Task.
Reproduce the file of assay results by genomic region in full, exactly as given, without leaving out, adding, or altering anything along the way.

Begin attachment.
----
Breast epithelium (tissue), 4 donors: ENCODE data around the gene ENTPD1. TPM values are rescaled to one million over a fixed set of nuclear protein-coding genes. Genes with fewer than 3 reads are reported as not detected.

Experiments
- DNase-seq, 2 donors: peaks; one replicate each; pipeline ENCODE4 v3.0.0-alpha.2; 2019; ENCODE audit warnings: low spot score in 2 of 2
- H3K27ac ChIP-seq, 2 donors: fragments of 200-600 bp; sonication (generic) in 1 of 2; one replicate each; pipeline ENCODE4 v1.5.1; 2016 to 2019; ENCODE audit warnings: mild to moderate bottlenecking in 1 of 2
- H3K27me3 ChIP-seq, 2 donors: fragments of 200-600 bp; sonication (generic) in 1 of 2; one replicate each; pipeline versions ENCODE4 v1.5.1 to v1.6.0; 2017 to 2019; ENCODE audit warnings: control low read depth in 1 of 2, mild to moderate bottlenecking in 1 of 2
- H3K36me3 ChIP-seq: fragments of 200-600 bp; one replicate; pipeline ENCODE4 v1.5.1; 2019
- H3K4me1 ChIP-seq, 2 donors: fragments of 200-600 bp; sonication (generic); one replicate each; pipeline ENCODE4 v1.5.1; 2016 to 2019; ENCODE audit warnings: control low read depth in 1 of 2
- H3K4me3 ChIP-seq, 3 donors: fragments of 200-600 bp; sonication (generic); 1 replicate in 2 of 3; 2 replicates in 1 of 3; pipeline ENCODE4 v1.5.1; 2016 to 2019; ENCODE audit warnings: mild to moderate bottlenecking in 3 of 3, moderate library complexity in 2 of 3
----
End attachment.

Breast epithelium (tissue), 4 donors: ENCODE data around the gene ENTPD1. TPM values are rescaled to one million over a fixed set of nuclear protein-coding genes. Genes with fewer than 3 reads are reported as not detected.

Experiments
- DNase-seq, 2 donors: peaks; one replicate each; pipeline ENCODE4 v3.0.0-alpha.2; 2019; ENCODE audit warnings: low spot score in 2 of 2
- H3K27ac ChIP-seq, 2 donors: fragments of 200-600 bp; sonication (generic) in 1 of 2; one replicate each; pipeline ENCODE4 v1.5.1; 2016 to 2019; ENCODE audit warnings: mild to moderate bottlenecking in 1 of 2
- H3K27me3 ChIP-seq, 2 donors: fragments of 200-600 bp; sonication (generic) in 1 of 2; one replicate each; pipeline versions ENCODE4 v1.5.1 to v1.6.0; 2017 to 2019; ENCODE audit warnings: control low read depth in 1 of 2, mild to moderate bottlenecking in 1 of 2
- H3K36me3 ChIP-seq: fragments of 200-600 bp; one replicate; pipeline ENCODE4 v1.5.1; 2019
- H3K4me1 ChIP-seq, 2 donors: fragments of 200-600 bp; sonication (generic); one replicate each; pipeline ENCODE4 v1.5.1; 2016 to 2019; ENCODE audit warnings: control low read depth in 1 of 2
- H3K4me3 ChIP-seq, 3 donors: fragments of 200-600 bp; sonication (generic); 1 replicate in 2 of 3; 2 replicates in 1 of 3; pipeline ENCODE4 v1.5.1; 2016 to 2019; ENCODE audit warnings: mild to moderate bottlenecking in 3 of 3, moderate library complexity in 2 of 3